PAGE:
Within the Ethiopian context, despite the potential contribution of the MSEs to poverty reduction and employment creation, the Government had not, until very recently, extended adequate support to the development of the sector. Simply put, there has not been meaningful government support in terms of recognition and access to finance and skills required for operating small businesses and enterprises profitably and efficiently (UNCTAD 2005; Eshetu and Zeleke 2008). This has meant that this sector is at its infancy and therefore needs a major institutional and resource boost to contribute to the country’s program of sustainable development and poverty reduction.
On the other hand according to the Household Income, Consumption and Expenditure Survey (HICES) of 2004/05, urban poverty incidence has increased from about 33% in 1995/96 to about 35.1% in 2004/05. At present, the urban unemployment rate stands at a staggering 25 per cent of the employable population.
These two hard realities have forced the government of Ethiopia to turn to the MSE sector as a strategy that can have a lasting effect on reducing urban poverty, creating employment and bringing about overall growth in the business sector. As per the Government’s PASDEP, the plan is to reduce urban unemployment through support for small and micro-enterprises and acceleration of the creation of urban-based employment, including vocational and technical training programs, a community-based and labor-intensive urban works program; expanding micro-finance institutions; and providing market support and service premises for small and micro-enterprises.
This is also reflected in the national urban development policy which has two main packages:
i) the urban development package; and
ii) the urban good governance package
The objectives of the urban development package are to reduce unemployment and poverty, to improve the capacity of the construction industry, to alleviate the existing housing problems, to promote urban areas as engines of economic growth and to improve urban social and economic infrastructure particularly for youth. Among the package’s five pillars, micro-/small enterprise development program is the major one.
The micro- and small enterprise development program under the urban development package (2006) has the following objectives.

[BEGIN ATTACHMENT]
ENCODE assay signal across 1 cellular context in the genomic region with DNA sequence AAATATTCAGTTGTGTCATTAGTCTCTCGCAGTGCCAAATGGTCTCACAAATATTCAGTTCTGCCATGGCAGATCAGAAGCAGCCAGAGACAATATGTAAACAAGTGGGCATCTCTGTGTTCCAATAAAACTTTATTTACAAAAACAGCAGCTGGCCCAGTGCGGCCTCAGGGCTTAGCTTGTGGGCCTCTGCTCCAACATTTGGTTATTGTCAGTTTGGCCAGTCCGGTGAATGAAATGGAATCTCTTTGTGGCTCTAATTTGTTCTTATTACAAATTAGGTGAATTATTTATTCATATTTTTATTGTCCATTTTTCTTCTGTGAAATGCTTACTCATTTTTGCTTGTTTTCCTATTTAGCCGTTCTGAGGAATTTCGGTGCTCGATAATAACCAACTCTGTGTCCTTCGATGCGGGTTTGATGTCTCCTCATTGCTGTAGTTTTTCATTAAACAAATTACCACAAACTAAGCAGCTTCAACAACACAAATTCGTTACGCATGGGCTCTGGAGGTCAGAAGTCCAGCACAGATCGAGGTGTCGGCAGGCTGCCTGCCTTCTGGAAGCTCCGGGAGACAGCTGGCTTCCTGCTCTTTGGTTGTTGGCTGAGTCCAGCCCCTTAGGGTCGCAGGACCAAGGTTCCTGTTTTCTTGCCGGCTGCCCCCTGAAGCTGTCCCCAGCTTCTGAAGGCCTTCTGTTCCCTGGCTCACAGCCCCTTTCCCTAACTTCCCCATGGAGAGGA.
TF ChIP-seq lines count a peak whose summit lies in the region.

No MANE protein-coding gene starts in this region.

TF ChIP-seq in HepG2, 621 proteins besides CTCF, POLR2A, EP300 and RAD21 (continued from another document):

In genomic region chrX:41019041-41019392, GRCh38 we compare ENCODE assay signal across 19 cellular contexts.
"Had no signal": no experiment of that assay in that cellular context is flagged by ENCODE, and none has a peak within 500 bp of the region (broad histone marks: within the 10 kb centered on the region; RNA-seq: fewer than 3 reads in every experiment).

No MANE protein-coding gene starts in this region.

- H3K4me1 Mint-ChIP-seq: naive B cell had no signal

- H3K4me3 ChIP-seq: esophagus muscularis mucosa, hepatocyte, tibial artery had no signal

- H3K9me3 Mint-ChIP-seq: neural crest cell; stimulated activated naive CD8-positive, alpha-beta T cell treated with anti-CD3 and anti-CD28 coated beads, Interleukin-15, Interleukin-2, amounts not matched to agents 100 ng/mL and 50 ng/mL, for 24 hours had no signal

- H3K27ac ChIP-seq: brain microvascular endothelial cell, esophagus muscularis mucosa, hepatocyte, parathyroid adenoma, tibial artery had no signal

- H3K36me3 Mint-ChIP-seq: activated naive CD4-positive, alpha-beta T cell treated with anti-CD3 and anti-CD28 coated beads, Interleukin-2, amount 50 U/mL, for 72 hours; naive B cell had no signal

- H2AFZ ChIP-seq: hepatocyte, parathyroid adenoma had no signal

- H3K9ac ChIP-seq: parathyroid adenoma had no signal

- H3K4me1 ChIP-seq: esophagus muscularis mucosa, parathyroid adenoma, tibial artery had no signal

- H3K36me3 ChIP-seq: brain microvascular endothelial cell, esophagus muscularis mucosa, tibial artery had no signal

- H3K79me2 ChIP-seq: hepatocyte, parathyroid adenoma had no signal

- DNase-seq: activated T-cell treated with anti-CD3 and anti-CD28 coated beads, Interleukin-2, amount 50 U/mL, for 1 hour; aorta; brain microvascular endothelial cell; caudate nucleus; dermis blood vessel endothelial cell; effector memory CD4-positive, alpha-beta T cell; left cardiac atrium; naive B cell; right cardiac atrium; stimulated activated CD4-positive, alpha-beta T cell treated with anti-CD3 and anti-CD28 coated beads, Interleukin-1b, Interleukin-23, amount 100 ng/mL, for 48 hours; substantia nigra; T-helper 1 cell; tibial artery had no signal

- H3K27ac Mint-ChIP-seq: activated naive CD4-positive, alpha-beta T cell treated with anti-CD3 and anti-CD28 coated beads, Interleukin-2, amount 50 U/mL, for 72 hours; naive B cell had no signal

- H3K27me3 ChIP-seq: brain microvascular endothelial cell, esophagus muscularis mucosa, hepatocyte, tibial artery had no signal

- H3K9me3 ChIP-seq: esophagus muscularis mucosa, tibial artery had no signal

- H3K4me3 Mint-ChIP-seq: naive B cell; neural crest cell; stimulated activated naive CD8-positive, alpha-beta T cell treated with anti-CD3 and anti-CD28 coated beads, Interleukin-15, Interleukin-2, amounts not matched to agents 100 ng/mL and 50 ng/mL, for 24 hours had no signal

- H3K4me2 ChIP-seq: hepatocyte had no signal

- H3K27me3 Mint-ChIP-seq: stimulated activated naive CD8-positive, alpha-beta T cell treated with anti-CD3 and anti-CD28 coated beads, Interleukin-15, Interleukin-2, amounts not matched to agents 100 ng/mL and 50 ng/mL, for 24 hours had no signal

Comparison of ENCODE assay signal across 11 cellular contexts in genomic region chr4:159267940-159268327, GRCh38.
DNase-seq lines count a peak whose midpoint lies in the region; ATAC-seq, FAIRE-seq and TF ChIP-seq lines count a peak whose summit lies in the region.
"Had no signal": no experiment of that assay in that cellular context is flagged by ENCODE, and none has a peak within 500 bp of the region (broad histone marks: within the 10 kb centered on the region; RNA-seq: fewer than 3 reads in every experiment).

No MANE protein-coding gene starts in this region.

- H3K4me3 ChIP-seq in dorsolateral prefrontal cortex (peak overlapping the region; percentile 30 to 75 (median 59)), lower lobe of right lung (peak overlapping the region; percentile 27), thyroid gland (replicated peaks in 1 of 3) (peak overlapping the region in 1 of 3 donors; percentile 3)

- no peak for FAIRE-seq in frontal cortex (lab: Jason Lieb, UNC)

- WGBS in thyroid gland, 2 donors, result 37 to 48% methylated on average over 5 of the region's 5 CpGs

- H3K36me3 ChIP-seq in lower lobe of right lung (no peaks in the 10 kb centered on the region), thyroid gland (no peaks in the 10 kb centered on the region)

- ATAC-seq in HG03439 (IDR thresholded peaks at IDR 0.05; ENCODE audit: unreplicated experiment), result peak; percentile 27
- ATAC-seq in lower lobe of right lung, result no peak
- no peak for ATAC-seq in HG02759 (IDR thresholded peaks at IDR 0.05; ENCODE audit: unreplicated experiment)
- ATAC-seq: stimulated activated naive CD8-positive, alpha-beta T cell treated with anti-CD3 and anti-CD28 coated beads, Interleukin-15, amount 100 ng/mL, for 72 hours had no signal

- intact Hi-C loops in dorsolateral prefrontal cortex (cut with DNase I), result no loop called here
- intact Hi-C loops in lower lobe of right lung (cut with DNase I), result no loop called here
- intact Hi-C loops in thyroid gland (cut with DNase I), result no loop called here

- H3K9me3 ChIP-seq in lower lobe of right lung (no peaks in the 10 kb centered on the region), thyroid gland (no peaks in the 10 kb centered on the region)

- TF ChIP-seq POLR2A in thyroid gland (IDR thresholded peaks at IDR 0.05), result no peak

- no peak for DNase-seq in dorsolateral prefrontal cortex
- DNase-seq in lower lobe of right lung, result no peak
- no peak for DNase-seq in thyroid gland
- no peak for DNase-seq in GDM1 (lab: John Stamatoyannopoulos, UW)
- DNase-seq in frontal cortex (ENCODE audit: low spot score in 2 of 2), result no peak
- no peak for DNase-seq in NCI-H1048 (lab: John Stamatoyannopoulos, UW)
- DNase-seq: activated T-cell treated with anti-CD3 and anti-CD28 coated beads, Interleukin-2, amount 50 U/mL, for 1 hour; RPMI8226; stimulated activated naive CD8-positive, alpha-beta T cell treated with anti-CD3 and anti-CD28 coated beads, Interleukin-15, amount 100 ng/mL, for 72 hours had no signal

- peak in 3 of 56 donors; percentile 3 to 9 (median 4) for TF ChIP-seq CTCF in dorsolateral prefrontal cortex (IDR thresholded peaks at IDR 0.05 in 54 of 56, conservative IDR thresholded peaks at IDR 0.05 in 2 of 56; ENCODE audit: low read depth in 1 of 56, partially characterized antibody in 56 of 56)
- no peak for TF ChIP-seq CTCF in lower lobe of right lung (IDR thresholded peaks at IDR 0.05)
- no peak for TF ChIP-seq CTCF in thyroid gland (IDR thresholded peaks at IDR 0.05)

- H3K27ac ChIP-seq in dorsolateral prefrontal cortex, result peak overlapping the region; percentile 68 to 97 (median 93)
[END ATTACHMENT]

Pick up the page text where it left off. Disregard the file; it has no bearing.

To reduce urban poverty and unemployment by supporting micro- and small scale enterprises;
To achieve fast growth through the creation of linkages between micro- and small enterprises with medium and large enterprises;
To facilitate the growth and expansion of micro- and small enterprises and create a foundation for industrial development; and
To promote the economic linkages between rural and urban areas.
The development of micro- and small businesses therefore has been touted as a vehicle to reduce poverty and create jobs for the increasing number of graduates out of the nation’s technical and vocational education training institutes. Accordingly, the Government has earmarked significant resources for the expansion of the MSE sector in the different Regions.
This program has set ambitious goals to attack urban poverty and reduce unemployment in the urban areas of the country. Among other things, it planned to create employment opportunities for 1.5 million residents in 825 towns over the period 2006/07-09/10. According to the program, 50% of these beneficiaries will be women; and the Government plans to invest Birr 6.2 billion and provide 4900 hectares of land for MSE development.
While the government’s intention and policy are in the right direction, it is necessary to examine the effects of the policy and the extent to which the policy has achieved its objectives of employment creation, poverty reduction and business growth in a sustainable way. Evidence in this regard is hard to come by. To date, there has not been an independent assessment of the contribution of the MSE development strategy to poverty reduction, job creation and business growth either at the federal or Regional levels. To fill the gap, the Forum for Social Studies (FSS) commissioned this study in 2009 to assess the benefits and long-term sustainability of the strategy as well as the businesses/enterprises that have been set up by the large number of entrepreneurs. The aim is to provide policy inputs that can help create a vibrant and dynamic MSE sector and enhance its potential contribution to the country’s overall development.